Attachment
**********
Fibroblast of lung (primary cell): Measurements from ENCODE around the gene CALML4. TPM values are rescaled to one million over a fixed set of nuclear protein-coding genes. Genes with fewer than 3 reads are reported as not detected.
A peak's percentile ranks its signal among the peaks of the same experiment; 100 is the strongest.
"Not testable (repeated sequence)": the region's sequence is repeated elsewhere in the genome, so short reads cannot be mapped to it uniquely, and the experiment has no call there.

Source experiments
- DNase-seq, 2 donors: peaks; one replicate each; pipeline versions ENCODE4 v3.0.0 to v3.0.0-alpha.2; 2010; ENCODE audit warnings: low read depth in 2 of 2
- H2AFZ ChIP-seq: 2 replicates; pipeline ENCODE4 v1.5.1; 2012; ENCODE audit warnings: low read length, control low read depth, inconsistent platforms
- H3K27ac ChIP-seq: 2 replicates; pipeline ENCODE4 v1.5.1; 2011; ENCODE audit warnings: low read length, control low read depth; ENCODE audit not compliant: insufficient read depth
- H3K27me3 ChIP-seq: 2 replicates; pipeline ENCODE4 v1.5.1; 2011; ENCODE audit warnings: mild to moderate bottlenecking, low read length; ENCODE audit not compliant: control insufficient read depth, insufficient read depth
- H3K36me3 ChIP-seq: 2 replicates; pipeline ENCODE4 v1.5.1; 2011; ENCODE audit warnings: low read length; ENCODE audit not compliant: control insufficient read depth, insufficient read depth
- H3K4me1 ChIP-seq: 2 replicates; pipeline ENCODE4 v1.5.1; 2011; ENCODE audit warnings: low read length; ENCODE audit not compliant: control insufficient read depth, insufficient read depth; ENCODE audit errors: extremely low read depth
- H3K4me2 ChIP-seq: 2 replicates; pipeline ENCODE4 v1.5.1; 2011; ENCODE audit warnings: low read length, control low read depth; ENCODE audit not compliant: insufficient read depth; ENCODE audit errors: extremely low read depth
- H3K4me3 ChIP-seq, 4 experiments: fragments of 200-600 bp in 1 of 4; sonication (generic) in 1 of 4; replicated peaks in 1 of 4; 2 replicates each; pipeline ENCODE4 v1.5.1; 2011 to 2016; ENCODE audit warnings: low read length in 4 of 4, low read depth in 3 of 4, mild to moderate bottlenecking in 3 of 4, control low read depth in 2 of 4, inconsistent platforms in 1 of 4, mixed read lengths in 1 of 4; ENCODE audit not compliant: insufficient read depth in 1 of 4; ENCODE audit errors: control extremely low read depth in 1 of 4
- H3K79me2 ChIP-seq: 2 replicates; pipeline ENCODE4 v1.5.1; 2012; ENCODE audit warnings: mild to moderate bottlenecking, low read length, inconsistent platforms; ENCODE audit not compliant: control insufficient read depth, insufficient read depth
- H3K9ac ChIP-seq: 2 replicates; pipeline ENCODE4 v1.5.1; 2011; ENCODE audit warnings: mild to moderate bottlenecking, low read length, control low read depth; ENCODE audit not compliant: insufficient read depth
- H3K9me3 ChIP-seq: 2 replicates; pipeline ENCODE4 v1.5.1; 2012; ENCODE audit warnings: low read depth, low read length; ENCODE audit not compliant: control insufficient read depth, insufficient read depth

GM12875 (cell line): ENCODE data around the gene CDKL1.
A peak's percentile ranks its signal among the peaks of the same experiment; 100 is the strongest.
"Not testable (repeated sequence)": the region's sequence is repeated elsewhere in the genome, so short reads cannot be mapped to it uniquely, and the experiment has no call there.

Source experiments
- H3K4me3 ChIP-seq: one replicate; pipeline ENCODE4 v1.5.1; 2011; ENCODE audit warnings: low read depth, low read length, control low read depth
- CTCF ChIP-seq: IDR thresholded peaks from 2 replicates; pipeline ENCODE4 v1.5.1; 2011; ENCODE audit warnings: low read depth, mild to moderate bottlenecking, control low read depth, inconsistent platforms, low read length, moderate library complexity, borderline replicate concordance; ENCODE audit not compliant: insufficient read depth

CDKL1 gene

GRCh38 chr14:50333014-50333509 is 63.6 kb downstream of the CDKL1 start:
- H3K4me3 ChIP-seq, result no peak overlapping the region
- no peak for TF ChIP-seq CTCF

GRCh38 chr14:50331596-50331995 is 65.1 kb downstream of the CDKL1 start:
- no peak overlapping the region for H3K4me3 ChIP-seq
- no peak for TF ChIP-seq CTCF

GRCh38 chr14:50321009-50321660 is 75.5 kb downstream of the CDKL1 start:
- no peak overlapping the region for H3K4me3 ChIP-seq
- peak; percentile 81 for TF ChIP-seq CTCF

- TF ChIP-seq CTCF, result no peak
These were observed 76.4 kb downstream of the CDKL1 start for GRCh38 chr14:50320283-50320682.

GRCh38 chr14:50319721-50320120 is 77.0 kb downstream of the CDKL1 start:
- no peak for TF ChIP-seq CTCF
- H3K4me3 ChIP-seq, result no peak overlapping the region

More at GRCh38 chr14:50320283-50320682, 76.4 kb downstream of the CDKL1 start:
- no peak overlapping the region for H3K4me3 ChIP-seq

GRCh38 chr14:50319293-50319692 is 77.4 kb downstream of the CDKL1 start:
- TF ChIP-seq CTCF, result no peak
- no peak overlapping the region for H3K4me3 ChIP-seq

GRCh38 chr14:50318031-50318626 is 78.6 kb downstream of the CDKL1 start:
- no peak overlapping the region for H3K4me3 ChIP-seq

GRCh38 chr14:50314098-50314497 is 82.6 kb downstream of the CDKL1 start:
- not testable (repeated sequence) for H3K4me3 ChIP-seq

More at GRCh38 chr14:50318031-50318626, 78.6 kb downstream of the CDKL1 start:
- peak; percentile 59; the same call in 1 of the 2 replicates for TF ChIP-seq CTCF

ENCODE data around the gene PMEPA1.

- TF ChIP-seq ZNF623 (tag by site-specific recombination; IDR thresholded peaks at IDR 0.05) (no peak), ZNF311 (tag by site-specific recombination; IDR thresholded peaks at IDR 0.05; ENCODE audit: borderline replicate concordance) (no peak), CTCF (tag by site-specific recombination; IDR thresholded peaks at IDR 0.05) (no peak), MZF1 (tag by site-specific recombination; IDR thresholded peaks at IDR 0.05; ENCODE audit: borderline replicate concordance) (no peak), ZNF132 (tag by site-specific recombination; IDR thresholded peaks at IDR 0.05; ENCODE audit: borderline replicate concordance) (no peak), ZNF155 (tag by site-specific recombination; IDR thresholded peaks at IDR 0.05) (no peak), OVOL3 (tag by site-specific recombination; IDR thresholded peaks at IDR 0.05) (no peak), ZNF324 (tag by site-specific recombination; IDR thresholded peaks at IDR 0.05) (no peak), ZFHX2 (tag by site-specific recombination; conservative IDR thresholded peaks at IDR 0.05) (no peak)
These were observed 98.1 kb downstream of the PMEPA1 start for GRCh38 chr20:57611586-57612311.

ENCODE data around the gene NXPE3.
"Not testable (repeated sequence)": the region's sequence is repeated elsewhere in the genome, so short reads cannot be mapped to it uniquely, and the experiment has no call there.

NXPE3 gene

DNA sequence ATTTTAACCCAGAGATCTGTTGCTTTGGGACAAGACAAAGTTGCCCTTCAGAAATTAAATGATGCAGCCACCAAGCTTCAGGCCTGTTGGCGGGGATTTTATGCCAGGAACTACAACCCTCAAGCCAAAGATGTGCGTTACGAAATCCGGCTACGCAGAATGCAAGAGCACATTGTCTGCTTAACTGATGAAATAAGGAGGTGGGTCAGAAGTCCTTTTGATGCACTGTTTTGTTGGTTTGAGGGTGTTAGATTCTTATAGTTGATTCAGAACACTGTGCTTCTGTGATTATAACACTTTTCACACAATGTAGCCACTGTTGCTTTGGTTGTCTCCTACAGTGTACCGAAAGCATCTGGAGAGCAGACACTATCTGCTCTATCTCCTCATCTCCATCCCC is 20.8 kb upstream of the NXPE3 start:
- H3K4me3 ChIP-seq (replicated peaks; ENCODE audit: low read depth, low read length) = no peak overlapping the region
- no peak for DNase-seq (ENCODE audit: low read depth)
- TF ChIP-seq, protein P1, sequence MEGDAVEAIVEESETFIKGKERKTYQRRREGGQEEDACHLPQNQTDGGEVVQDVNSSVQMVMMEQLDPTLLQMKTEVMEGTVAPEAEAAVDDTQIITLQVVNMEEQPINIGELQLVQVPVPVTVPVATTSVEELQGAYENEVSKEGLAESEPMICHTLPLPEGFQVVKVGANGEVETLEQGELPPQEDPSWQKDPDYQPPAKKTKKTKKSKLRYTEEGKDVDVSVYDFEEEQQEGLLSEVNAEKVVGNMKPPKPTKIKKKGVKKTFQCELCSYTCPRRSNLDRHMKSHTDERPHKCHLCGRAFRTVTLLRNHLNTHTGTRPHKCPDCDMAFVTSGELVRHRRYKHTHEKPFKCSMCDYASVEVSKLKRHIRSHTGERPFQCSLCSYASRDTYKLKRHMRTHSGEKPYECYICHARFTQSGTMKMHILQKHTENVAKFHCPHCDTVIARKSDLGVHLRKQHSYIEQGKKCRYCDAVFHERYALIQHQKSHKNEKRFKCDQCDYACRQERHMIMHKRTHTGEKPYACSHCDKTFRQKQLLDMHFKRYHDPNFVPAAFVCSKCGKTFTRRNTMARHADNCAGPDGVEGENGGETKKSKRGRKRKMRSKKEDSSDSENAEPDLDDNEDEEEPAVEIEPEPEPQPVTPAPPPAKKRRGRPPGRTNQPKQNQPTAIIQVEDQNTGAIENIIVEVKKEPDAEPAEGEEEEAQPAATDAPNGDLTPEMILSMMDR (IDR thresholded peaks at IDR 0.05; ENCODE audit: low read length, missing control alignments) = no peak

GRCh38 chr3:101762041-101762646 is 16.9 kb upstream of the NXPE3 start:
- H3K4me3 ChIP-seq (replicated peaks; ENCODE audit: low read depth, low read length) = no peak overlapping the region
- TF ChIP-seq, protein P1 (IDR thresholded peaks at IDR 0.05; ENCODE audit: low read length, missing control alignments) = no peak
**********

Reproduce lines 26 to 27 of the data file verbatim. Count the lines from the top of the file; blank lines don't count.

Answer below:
GRCh38 chr14:50331596-50331995 is 65.1 kb downstream of the CDKL1 start:
- no peak overlapping the region for H3K4me3 ChIP-seq